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The sad victory of misunderstanding

By John A. Ward
Arizona Daily Wildcat,
September 2, 1999

A little over a week ago in Cleveland, a federal judge suspended a 4-year-old school voucher program. Judge Solomon Oliver Jr., stated that Cleveland's school voucher program, which allowed poor kids to attend parochial schools at the tax payers' expense, was in violation of the First Amendment. Oliver stated that this program had the "primary effect of advancing religion."

The Bill of Rights, which was ratified 208 years ago, gave a greater sense of security to those who were leery of an overpowering government that would trample upon the "natural" rights of man.

When our founders created the Constitution, they did so in an attempt to maximize the liberties of the populous and to create a structure that would serve its best interest. Today, the spirit of the Constitution seems to be lost in absolutism, misinterpretation and indoctrination. Pragmatism and the best interest of the populous, seem to be lost in the shuffle.

The First Amendment states: "Congress shall make no law respecting an establishment of religion ."

This portion of the First Amendment has been misconstrued, misunderstood and cheapened in American history. History had taught the founders that religion was often not a personal choice, but the choice of the government. It attempted to rectify this problem and stated in an amendment to the Constitution that the government could not legally impose any religion upon its people. Unfortunately, this simple meaning has been contorted and misunderstood throughout our history.

Today, the First Amendment has been contorted to mean that government and religion must never coincide or ever meet in society. This misunderstanding of the First Amendment has led to rulings, and at times, a government that is inefficient, inflexible and does not serve the best interests of society. This was the case in Cleveland.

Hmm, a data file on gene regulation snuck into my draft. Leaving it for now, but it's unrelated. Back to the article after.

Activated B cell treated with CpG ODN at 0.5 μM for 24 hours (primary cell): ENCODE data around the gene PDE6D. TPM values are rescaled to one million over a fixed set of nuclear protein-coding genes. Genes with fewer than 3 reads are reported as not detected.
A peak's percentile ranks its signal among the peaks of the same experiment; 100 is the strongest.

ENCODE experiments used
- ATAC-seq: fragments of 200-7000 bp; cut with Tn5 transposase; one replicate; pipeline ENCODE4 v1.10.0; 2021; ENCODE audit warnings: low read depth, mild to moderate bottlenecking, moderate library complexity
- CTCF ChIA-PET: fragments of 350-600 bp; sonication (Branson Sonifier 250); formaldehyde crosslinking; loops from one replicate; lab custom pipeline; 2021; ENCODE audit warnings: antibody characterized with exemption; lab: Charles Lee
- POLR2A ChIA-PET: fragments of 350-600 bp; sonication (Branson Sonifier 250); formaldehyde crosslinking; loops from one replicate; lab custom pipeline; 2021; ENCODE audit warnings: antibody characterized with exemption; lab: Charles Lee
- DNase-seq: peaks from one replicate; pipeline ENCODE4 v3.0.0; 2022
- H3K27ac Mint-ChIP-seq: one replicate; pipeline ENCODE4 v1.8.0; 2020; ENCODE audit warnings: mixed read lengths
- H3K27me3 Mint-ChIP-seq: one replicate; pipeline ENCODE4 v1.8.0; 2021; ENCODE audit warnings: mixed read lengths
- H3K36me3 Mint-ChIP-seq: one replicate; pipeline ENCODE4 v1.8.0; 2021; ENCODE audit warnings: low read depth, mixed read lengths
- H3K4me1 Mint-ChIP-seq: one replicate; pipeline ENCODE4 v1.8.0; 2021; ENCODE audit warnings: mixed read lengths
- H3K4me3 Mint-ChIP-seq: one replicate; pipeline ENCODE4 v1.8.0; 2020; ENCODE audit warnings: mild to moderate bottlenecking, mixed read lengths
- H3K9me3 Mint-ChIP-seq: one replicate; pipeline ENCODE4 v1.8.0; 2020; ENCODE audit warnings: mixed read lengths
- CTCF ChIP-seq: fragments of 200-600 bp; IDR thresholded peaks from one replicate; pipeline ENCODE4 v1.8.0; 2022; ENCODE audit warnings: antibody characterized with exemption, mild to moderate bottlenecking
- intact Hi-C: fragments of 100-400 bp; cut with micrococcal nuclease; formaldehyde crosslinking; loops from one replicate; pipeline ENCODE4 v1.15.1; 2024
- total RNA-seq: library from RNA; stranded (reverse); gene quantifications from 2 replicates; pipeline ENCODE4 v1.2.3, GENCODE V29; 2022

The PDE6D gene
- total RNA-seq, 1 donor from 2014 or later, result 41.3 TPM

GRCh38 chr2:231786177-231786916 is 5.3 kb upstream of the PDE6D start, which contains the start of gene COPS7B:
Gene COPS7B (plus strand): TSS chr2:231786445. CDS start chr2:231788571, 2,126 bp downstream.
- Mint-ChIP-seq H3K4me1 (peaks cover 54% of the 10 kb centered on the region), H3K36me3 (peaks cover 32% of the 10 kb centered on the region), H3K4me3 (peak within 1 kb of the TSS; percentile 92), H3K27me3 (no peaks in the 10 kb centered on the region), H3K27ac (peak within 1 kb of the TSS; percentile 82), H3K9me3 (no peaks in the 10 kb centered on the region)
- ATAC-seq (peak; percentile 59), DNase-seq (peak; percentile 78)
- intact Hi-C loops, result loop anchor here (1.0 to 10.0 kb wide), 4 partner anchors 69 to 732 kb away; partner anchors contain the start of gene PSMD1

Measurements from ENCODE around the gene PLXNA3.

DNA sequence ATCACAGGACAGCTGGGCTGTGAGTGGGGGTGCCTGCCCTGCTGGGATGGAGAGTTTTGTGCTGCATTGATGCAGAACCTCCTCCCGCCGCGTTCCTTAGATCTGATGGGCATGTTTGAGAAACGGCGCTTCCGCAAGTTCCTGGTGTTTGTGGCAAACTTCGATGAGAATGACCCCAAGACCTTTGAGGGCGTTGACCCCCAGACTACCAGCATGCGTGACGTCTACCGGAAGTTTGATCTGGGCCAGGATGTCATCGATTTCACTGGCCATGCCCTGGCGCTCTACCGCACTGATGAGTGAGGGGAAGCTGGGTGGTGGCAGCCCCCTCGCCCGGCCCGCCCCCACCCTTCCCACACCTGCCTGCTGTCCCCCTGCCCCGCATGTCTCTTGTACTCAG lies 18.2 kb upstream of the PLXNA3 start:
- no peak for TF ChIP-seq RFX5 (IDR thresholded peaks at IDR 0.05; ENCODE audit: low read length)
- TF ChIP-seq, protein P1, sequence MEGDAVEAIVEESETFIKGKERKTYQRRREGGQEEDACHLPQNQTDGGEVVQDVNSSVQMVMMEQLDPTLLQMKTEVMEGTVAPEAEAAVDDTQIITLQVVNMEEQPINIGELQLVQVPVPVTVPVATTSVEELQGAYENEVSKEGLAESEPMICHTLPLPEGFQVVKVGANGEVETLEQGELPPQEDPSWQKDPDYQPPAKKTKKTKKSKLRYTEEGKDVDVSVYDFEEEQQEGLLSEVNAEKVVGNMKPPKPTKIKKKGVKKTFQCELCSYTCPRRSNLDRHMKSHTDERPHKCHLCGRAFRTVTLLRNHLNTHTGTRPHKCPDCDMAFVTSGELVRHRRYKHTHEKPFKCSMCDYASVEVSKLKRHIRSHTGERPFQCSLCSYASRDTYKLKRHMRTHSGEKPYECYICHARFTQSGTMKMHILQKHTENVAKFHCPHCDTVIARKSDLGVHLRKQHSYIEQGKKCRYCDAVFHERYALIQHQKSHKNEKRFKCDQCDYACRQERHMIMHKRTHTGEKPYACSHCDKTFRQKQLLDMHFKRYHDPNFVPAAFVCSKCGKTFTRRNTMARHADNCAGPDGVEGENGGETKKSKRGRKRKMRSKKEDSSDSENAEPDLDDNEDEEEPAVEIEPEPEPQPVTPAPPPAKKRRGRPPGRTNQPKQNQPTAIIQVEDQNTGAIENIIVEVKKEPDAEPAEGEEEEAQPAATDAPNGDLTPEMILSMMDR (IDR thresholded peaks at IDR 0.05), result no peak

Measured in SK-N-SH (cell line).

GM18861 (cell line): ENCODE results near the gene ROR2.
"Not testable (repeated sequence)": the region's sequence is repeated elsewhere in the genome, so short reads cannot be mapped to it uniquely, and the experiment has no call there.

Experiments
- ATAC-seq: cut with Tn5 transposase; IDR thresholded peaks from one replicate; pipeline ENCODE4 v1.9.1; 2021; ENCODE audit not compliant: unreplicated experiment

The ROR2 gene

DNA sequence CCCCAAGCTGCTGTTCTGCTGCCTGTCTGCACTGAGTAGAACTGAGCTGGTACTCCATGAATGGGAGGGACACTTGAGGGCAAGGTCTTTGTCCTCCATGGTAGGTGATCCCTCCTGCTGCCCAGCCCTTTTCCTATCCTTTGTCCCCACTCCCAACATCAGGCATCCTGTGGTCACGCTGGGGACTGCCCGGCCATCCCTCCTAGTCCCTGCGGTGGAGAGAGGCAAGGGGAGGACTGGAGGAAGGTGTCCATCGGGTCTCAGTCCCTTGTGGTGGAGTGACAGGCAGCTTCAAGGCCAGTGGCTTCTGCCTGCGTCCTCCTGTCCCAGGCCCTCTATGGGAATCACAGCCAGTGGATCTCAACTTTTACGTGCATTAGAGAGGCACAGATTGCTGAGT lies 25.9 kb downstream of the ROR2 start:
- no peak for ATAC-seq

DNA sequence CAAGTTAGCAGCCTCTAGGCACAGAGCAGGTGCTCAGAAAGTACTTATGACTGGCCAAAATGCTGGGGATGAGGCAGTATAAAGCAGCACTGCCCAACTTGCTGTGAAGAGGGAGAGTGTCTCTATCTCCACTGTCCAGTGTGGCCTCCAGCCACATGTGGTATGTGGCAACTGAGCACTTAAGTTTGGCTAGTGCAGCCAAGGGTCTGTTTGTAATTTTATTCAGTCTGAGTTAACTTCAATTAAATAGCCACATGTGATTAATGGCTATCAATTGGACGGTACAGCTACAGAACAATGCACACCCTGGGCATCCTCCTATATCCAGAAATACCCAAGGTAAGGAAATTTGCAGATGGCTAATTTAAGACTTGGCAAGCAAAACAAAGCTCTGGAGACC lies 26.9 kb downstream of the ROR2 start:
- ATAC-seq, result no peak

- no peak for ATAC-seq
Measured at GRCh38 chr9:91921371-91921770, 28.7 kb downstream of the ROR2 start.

When the Dishonorable Judge Solomon Oliver suspended school vouchers, he denied many poor children a better education. Under the Cleveland voucher system, poor parents could opt to receive a "voucher" that was equivalent in value to the amount that it would cost to have their child attend a public school. The parents could then use the vouchers to pay for the cost of a private or parochial school which they thought would best serve their children's educational needs. They no longer had to send their children to the useless public schools that dominate this country.

When given this choice, many of the parents did choose to send their children to parochial schools. When asked why they chose to send their children to these schools, the vast majority of the parents said that it was the academic strength of these schools that was the biggest factor in their decisions. Many parents felt that it was perhaps the only chance their children would have had to keep up and compete with their more privileged counterparts. This was supported by a Harvard research study which showed that for students participating in the program, test scores and academic abilities noticeably increased while in the program.

Parents were outraged when the program was curtailed. They could not understand how the courts would do such an undignified and insensitive thing. How could the courts take away one of the only chances their children would have to make it in life? Almost unanimously, the parents of the affected children said that they would take drastic measures to keep their kids out of the public schools. One mother said, "I'll work 10 jobs before I send my kid back to a public school!"

The stewards of our government have failed our children, especially our most needy. Was the school voucher program in violation of the First Amendment? No.

Cleveland's voucher program did not force upon the people a specific religion as was the fear of the founders. By allowing our poor children to have educational choice, which may include parochial schools, the government does not impose religion upon us.

This type of misinterpretation and misguided indoctrination of the First Amendment does not serve the best interest of our society. In an attempt to maximize our liberty by separating church and state, our stewards of government have gone too far. They have delivered a perhaps-fatal blow to the lifelong success of our poorest members.

It is time for a wake-up call, when we get so caught up in reading too much into the words of our forefathers and begin to lose sight of the issues, like providing a future for our neediest children. We must never forget that the purpose of government is to serve the people.

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